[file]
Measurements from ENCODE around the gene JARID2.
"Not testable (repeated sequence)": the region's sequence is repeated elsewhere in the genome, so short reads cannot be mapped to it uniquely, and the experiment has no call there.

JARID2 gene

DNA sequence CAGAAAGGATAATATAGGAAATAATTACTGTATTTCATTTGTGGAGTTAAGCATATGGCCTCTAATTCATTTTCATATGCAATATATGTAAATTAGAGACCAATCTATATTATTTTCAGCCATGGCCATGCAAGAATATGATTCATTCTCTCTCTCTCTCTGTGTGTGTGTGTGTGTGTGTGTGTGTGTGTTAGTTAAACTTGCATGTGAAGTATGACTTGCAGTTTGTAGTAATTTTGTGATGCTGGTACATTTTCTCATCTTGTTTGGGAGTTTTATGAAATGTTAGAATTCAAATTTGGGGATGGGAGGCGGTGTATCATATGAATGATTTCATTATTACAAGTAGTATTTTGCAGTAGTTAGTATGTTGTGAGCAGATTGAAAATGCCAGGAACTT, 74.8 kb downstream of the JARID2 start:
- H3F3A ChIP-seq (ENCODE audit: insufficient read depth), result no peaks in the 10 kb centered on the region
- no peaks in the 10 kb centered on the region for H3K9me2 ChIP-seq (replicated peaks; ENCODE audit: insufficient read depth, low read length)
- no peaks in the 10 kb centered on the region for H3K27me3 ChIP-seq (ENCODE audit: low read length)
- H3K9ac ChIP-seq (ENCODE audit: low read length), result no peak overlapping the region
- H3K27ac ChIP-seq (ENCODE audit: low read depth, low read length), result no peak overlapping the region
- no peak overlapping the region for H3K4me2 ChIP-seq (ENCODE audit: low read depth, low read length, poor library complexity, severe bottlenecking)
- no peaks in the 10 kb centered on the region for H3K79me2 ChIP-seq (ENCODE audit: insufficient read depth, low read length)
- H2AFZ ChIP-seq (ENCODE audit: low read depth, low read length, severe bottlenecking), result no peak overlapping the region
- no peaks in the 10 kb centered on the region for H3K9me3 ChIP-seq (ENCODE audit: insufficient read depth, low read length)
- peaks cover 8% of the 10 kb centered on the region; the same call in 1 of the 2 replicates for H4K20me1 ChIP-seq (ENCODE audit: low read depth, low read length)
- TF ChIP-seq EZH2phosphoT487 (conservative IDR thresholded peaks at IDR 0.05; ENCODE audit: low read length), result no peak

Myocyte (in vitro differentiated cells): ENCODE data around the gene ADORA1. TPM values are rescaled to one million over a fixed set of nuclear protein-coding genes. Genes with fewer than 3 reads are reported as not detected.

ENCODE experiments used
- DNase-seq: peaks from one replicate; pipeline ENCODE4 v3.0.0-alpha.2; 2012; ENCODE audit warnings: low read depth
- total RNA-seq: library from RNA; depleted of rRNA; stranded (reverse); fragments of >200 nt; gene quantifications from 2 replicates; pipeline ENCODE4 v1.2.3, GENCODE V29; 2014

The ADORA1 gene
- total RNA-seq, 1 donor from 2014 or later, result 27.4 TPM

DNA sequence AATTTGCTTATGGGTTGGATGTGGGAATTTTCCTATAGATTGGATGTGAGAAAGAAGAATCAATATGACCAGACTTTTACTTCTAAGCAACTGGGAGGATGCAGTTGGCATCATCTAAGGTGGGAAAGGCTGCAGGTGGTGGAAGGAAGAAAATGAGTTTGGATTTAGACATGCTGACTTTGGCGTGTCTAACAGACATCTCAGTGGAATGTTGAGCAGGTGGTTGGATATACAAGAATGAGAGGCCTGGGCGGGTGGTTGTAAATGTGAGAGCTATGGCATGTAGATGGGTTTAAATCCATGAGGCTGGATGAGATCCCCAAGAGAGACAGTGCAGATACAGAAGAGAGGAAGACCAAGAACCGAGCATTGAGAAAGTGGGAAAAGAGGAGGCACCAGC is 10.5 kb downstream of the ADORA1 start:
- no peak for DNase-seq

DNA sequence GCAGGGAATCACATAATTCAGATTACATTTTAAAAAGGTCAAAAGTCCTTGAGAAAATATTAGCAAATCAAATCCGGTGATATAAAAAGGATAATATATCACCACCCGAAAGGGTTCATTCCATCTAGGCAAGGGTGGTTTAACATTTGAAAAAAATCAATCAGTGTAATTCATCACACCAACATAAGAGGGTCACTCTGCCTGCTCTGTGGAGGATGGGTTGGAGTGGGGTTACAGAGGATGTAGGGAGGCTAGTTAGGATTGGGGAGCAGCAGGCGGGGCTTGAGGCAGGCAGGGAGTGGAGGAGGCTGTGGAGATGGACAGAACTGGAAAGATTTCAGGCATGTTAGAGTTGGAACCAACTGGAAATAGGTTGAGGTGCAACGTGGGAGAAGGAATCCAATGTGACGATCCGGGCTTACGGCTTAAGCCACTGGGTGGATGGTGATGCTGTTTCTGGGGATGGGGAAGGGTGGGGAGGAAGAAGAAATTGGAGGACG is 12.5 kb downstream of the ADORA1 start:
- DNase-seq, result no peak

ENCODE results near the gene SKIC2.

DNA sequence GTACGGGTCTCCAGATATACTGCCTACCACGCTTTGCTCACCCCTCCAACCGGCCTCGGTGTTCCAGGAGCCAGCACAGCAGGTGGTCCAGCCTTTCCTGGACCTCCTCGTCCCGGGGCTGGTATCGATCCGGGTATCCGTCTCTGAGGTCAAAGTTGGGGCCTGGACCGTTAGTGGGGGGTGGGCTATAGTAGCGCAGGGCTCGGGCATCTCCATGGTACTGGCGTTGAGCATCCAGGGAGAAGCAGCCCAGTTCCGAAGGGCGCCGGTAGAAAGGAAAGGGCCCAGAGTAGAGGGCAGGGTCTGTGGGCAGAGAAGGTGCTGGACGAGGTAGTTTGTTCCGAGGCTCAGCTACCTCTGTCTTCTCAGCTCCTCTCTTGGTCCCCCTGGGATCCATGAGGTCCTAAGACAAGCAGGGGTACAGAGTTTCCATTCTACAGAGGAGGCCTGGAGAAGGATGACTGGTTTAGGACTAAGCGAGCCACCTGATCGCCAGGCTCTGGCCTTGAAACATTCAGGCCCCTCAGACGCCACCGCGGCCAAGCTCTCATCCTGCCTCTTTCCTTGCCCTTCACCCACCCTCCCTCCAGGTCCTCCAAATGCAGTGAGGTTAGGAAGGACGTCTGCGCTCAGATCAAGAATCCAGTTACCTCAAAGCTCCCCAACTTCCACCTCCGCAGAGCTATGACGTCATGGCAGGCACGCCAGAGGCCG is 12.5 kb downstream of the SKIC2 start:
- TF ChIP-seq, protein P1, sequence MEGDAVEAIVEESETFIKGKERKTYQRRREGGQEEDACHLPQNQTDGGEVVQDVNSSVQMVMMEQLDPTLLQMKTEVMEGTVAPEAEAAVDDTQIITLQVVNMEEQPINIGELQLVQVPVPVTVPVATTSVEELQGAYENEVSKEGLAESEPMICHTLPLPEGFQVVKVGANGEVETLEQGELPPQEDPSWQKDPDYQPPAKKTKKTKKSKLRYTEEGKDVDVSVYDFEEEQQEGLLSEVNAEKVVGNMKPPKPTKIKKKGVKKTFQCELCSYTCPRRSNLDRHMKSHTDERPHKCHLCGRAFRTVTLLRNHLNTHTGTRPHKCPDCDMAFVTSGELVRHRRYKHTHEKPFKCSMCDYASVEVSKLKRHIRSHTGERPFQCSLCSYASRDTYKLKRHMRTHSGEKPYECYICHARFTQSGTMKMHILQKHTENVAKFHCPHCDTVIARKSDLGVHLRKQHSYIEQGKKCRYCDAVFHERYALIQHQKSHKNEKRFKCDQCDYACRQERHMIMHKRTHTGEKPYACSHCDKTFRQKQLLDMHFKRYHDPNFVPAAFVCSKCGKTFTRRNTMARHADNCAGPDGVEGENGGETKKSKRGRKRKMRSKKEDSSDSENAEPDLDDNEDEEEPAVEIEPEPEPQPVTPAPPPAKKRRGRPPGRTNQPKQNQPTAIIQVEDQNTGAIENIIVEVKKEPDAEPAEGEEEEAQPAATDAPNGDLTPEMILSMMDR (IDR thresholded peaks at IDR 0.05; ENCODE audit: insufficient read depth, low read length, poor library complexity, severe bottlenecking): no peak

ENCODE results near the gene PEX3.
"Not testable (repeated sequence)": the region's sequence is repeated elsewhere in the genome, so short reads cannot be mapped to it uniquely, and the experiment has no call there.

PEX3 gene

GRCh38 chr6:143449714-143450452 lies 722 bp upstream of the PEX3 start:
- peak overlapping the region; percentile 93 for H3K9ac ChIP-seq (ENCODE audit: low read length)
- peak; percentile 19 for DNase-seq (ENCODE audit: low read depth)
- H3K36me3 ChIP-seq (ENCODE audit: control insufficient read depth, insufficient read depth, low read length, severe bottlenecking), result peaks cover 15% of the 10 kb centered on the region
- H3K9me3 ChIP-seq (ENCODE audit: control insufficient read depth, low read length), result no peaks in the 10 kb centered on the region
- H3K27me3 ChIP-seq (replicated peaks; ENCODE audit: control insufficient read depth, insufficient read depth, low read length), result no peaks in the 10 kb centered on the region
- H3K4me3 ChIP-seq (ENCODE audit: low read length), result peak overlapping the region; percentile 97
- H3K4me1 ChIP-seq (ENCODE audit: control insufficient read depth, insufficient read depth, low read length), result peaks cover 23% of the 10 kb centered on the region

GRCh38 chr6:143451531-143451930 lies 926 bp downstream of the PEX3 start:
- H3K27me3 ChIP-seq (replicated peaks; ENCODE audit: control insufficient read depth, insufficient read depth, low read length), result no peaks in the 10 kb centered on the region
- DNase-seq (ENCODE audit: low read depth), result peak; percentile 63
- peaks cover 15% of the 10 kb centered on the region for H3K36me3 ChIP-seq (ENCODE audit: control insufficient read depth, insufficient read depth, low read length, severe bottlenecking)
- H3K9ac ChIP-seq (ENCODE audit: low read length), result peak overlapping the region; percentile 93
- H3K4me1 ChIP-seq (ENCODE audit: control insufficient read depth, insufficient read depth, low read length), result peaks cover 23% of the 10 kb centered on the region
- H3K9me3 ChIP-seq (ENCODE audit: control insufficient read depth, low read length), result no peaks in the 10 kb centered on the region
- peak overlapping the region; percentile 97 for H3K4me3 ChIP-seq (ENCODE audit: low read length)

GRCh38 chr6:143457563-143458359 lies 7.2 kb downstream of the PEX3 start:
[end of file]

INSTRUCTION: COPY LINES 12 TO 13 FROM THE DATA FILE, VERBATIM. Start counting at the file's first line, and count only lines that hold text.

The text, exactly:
- H2AFZ ChIP-seq (ENCODE audit: low read depth, low read length, severe bottlenecking), result no peak overlapping the region
- no peaks in the 10 kb centered on the region for H3K9me3 ChIP-seq (ENCODE audit: insufficient read depth, low read length)